Handling Qualities is Pseudoscience? - RC Groups
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Oct 17, 2017, 06:59 PM
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Handling Qualities is Pseudoscience?


In the marathon "weight vs. wing area in windy conditions" thread, ShoeDLG asserts:

Quote:
Originally Posted by ShoeDLG
Questions related to handling qualities are generally "pseudoscientific" in that one cannot expect definitive answers. "How hard is it to maintain altitude in model X?" would be a handling qualities question. No matter how well you bound the conditions, your result will always be dependent on human response and perception. One pilot might find that having to hold a bit of stick pressure makes the task of holding altitude easier, whereas another might find that it makes the task more difficult. One pillar of the scientific method is an investigator should be able to describe his process, and any other investigator should be able to reproduce his results (within specified uncertainty). Investigation of handling qualities doesn't conform to this paradigm.
There is a lot of truth to this. However, not all "science" boils down to specific formulas and answers. There are ways of putting numbers on opinions.

One which is frequently used for aircraft handling qualities evaluation is the Cooper-Harper rating scale (see image attached). With this method, the pilot is given a specific task, e.g. "land the model within the box laid out on the runway". Bounds are established for "desired" and "adequate" performance, e.g. "desired" is within the box and "adequate" is anywhere on the runway. Pilots (usually at least two) execute the task, and rate the aircraft characteristics as shown on the chart, assigning ratings (HQR) as shown:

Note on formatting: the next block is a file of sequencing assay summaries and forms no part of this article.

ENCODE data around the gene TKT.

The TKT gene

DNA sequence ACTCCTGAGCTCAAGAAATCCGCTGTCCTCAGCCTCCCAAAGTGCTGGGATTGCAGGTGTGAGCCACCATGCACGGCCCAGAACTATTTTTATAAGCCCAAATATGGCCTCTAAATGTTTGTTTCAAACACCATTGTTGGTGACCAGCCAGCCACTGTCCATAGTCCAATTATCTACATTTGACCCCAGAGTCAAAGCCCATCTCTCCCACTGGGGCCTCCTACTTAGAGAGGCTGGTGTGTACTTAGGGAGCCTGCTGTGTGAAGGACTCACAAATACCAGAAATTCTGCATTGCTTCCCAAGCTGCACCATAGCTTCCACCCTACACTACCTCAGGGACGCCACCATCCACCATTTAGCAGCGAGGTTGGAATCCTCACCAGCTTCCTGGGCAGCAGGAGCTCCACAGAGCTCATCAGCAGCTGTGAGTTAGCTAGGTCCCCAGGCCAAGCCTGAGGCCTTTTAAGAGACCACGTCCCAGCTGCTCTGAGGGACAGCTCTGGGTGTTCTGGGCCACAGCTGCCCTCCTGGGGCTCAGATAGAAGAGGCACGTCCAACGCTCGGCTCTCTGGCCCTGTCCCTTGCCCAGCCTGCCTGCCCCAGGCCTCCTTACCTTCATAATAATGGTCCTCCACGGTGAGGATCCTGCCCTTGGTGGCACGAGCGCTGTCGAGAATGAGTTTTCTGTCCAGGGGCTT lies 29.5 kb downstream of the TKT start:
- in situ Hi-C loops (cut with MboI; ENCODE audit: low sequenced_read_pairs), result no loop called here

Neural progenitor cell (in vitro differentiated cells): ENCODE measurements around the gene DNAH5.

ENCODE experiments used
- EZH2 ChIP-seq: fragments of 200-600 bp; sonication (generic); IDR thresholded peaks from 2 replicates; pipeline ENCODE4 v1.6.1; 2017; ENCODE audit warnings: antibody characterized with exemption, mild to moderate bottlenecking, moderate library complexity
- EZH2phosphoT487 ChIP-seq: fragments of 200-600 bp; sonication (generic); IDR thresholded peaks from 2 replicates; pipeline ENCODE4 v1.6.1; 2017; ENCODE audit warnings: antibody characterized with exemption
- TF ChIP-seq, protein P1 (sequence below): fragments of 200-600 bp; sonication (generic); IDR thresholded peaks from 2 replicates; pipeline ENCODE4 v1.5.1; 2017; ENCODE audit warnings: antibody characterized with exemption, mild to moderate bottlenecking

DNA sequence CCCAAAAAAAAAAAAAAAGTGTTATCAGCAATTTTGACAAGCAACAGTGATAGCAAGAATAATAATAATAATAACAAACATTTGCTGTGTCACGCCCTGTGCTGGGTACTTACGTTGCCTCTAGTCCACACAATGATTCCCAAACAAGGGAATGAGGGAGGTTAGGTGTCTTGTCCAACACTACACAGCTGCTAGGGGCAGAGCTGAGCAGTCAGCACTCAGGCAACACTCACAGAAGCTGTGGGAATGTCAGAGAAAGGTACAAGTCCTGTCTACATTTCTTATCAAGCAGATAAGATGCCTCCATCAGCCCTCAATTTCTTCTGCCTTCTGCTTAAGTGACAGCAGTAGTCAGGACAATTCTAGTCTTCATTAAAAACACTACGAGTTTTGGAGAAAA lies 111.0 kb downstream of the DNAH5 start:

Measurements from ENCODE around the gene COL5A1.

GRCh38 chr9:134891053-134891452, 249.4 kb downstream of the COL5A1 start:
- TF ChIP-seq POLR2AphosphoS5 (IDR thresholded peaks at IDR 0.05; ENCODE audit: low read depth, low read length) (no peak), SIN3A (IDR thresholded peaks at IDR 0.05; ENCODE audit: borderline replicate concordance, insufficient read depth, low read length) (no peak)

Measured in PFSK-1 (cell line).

- If the airplane is not controllable during the task, HQR = 10. This is a failure; improvement is mandatory.

- If the pilot has to work so hard to control the airplane that he can't make "adequate" performance, HQR = 7, 8, or 9. This is called "Category III" and is generally not acceptable.

- If the pilot can make "adequate" performance, but improvement is still needed, HQR = 4, 5, or 6. This is "Category II". Often this level of performance is considered acceptable in moderate turbulence, or with certain failures.

- If the pilot can make "desired" performance without excessive workload, HQR = 1, 2, or 3. This is "Category I" and is generally the goal for formal flying qualities evaluations.

This rating scale works well for its original intent, which is to force pilots to put their issues into terms engineers can understand. It does not work as well as a contractual requirement. Consider HQR 3 vs 4. Test pilots employed by the contractor have an incentive to rate lower, so nothing needs to be changed. Test pilots working for the customer have an incentive to rate higher, so they can force the changes they want.

This scale can be applied to any mechanically controlled task; whether it's flying an airplane (real or model), a simulator, or driving a car. It would be interesting to see it used for model airplane evaluations.